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Genentech, Inc, recently announced that it received a Complete Response Letter from the US Food and Drug Administration (FDA) for a supplemental Biologics License Application (sBLA) for bevacizumab (Avastin) with chemotherapy in first-line metastatic breast cancer.
Genentech, Inc, recently announced that it received a Complete Response Letter from the US Food and Drug Administration (FDA) for a supplemental Biologics License Application (sBLA) for bevacizumab (Avastin) with chemotherapy in first-line metastatic breast cancer. The FDA has requested a substantial safety and efficacy update from the E2100 trial, including an independent review of patient scans for progression-free survival, the study's primary endpoint. Issuance of the Complete Response Letter satisfies the FDA's product review performance goals specified under the Prescription Drug User Fee Act. A new 6-month review period will begin once the additional information requested is submitted to the FDA.
The sBLA submitted to the FDA on May 23, 2006 was based on interim data from the E2100 trial. The study was sponsored by the National Cancer Institute (NCI) under a Cooperative Research and Development Agreement between NCI and Genentech and was conducted by a network of researchers led by the Eastern Cooperative Oncology Group (ECOG). The FDA has notified Genentech that they now expect the information from this cooperative group trial to be audited and summarized in a manner typically used for a company-sponsored trial. This expectation is different from the understanding that Genentech had when the sBLA was submitted and will require the recollection of information from ECOG study sites.
"We are disappointed that this will cause a delay in the review of our application, as there is a great unmet medical need for women with metastatic breast cancer. Based on the scope of this request, we anticipate we will be able to resubmit the application to the FDA by mid-2007," said Hal Barron, Genentech senior vice president, development, and chief medical officer. "We believe E2100 demonstrates significant clinical benefit, and we will work with ECOG and the FDA to help bring Avastin to patients with metastatic breast cancer."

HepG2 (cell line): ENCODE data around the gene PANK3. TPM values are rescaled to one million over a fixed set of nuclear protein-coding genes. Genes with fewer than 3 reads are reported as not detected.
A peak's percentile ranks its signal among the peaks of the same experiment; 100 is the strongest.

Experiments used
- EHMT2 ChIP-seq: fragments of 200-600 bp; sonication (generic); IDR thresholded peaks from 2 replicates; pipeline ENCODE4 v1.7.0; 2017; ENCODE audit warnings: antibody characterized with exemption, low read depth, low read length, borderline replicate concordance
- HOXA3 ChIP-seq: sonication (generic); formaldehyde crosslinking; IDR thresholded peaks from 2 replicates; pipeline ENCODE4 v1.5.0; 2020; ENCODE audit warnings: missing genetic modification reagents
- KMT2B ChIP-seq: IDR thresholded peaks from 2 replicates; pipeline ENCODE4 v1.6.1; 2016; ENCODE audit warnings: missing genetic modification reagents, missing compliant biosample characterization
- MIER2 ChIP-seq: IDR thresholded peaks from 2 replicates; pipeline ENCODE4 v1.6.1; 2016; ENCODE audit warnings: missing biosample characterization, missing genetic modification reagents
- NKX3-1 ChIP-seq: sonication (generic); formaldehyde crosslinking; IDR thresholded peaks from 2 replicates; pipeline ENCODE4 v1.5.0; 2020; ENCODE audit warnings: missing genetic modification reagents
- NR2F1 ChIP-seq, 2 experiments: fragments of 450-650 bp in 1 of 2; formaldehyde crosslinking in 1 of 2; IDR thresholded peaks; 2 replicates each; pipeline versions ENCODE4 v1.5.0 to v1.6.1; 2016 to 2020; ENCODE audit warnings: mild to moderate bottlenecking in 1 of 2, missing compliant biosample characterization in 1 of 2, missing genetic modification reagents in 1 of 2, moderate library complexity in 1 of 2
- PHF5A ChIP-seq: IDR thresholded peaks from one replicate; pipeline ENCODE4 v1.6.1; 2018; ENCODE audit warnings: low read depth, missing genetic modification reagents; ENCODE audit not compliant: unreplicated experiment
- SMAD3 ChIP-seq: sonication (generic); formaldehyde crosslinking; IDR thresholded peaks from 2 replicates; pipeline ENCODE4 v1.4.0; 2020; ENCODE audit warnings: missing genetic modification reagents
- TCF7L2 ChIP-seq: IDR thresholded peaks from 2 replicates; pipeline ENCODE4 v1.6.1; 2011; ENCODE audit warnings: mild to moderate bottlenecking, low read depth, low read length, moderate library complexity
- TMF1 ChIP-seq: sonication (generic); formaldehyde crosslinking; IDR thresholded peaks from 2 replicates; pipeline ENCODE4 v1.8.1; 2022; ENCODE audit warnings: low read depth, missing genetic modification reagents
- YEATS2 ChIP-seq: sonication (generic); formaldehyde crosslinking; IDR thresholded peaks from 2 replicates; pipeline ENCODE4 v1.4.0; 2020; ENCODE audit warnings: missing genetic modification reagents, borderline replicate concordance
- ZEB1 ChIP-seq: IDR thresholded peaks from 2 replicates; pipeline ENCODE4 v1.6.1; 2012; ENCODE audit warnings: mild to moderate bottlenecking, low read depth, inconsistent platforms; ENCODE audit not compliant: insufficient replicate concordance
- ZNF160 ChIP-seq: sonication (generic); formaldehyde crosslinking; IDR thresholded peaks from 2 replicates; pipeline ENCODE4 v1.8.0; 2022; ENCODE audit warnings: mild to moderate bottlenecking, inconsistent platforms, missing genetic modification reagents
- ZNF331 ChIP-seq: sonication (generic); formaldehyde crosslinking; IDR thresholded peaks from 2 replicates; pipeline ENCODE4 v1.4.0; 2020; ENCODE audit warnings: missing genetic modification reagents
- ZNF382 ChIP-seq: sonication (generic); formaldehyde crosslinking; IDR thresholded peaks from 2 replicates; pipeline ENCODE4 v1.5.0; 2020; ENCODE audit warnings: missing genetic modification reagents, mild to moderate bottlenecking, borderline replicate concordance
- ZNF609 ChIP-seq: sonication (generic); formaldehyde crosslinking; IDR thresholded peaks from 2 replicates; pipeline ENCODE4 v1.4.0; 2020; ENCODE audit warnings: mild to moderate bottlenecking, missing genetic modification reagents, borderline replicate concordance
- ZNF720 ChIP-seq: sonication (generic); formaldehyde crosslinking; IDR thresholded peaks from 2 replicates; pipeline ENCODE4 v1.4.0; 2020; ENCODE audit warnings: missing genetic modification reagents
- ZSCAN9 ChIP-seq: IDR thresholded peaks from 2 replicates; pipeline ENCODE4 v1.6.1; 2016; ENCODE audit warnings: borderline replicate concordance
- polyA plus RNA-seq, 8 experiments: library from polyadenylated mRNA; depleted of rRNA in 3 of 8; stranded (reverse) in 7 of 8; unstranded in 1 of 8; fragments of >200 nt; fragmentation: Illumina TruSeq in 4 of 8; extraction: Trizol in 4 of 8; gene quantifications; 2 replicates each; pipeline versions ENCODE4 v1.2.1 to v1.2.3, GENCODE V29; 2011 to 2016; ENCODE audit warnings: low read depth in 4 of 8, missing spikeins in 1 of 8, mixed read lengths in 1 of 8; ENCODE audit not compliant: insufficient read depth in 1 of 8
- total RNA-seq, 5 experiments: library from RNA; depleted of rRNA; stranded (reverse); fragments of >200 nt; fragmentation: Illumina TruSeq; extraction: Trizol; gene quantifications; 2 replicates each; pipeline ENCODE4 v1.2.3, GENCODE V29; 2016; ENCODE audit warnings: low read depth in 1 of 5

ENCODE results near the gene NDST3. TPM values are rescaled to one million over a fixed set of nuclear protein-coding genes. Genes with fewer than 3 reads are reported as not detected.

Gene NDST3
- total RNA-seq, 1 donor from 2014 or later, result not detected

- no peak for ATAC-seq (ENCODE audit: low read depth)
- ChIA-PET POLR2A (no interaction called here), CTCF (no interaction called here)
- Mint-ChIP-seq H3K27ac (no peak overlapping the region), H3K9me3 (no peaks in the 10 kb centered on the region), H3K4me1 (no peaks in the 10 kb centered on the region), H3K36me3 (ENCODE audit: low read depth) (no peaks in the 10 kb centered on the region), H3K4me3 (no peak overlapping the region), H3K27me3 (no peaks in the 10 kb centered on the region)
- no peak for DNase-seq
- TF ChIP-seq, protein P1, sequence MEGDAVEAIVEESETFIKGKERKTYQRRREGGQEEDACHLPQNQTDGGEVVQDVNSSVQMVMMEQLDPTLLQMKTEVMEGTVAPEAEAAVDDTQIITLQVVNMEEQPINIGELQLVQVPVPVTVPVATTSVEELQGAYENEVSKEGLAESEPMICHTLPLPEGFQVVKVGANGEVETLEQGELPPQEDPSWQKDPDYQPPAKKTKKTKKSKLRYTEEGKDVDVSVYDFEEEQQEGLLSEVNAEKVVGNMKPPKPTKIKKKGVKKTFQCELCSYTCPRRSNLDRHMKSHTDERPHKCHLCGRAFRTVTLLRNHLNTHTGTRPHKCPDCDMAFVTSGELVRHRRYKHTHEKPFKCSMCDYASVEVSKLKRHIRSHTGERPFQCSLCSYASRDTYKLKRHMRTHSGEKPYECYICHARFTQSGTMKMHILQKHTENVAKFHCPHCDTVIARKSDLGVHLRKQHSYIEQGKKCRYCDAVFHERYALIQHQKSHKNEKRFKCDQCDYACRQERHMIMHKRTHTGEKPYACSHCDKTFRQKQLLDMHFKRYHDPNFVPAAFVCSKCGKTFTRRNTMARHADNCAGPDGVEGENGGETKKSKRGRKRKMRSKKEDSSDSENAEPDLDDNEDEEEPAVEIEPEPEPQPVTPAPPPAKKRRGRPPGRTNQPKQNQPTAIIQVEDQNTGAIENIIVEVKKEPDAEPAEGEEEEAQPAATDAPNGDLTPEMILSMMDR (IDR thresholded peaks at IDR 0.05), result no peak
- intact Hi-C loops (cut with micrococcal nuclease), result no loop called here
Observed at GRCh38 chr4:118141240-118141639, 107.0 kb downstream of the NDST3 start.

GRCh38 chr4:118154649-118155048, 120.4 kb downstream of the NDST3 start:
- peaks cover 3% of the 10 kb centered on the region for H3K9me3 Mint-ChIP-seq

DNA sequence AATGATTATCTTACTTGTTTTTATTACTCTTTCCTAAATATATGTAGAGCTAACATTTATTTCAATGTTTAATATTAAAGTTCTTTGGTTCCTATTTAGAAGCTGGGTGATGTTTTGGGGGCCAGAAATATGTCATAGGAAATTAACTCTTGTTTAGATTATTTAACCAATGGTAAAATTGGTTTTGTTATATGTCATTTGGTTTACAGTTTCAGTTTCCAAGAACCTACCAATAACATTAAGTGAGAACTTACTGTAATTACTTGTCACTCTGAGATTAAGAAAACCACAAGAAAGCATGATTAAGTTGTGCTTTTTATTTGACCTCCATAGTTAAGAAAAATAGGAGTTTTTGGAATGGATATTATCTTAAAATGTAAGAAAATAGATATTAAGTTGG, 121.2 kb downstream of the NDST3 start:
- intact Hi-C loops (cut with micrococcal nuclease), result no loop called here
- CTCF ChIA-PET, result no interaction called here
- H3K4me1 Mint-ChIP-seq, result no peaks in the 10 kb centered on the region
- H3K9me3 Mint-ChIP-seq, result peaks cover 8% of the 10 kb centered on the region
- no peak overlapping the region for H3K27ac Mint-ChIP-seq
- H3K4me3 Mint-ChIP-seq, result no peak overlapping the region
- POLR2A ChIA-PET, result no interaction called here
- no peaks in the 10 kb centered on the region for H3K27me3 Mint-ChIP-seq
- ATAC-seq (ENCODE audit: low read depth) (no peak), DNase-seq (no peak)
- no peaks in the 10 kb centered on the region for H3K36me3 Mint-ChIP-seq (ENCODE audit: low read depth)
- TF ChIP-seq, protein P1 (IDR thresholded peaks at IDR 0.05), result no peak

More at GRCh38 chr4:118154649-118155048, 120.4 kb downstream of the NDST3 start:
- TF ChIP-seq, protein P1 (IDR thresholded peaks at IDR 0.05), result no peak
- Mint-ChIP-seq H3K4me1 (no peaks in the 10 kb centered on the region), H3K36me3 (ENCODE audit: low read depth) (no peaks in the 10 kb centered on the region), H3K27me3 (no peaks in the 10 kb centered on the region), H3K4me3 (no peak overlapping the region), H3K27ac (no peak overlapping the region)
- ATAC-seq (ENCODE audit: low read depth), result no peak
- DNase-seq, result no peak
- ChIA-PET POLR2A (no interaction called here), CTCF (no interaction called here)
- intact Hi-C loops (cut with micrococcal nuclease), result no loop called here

Genentech is pursuing a broad development program for bevacizumab that currently includes 130 clinical trials across 25 different types of cancer. As part of this program, Genentech is conducting two phase III studies of bevacizumab plus chemotherapy in both first- and second-line metastatic breast cancer (RIBBON-1 and RIBBON-2). A third phase III trial (AVADO) in first-line metastatic breast cancer is being conducted by Roche.
Patients enrolled in E2100 were randomized to receive weekly treatment with paclitaxel, with or without bevacizumab administered every 2 weeks. In addition to patients with HER2-negative metastatic breast cancer, patients with HER2-positive tumors were enrolled in the study only if they had received prior treatment with trastuzumab (Herceptin) or were unable to receive treatment with trastuzumab. Patients who had received adjuvant paclitaxel within the previous 12 months, patients with a prior history of blood clots or who were receiving blood thinners, and patients with brain metastases were excluded from the study.
Results from the E2100 trial were first presented at the 2005 American Society of Clinical Oncology annual meeting. In the study, adverse events were similar to those seen in previous trials of bevacizumab plus chemotherapy. No new toxicities were identified as being associated with with the drug.
Bevacizumab, in combination with intravenous 5-FU-based chemotherapy, is indicated for first- or second-line treatment of patients with metastatic carcinoma of the colon or rectum. The FDA first approved bevacizumab on February 26, 2004, as a first-line treatment for metastatic colorectal cancer in combination with intravenous 5-FU-based chemotherapy.